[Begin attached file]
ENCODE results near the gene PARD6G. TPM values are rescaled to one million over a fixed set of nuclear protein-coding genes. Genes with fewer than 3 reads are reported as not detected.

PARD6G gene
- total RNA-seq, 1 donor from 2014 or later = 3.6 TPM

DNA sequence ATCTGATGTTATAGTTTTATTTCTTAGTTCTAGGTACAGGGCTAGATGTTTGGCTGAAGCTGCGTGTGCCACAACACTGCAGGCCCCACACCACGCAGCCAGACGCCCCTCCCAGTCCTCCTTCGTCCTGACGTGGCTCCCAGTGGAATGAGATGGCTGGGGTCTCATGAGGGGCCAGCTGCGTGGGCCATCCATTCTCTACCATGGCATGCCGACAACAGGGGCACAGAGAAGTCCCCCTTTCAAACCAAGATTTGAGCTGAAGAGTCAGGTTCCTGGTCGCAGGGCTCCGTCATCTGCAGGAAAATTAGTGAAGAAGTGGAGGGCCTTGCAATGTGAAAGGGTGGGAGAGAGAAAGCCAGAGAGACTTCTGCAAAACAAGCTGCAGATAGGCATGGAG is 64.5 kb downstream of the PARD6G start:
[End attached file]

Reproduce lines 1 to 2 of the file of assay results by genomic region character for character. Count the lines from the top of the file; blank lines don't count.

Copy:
ENCODE results near the gene PARD6G. TPM values are rescaled to one million over a fixed set of nuclear protein-coding genes. Genes with fewer than 3 reads are reported as not detected.

PARD6G gene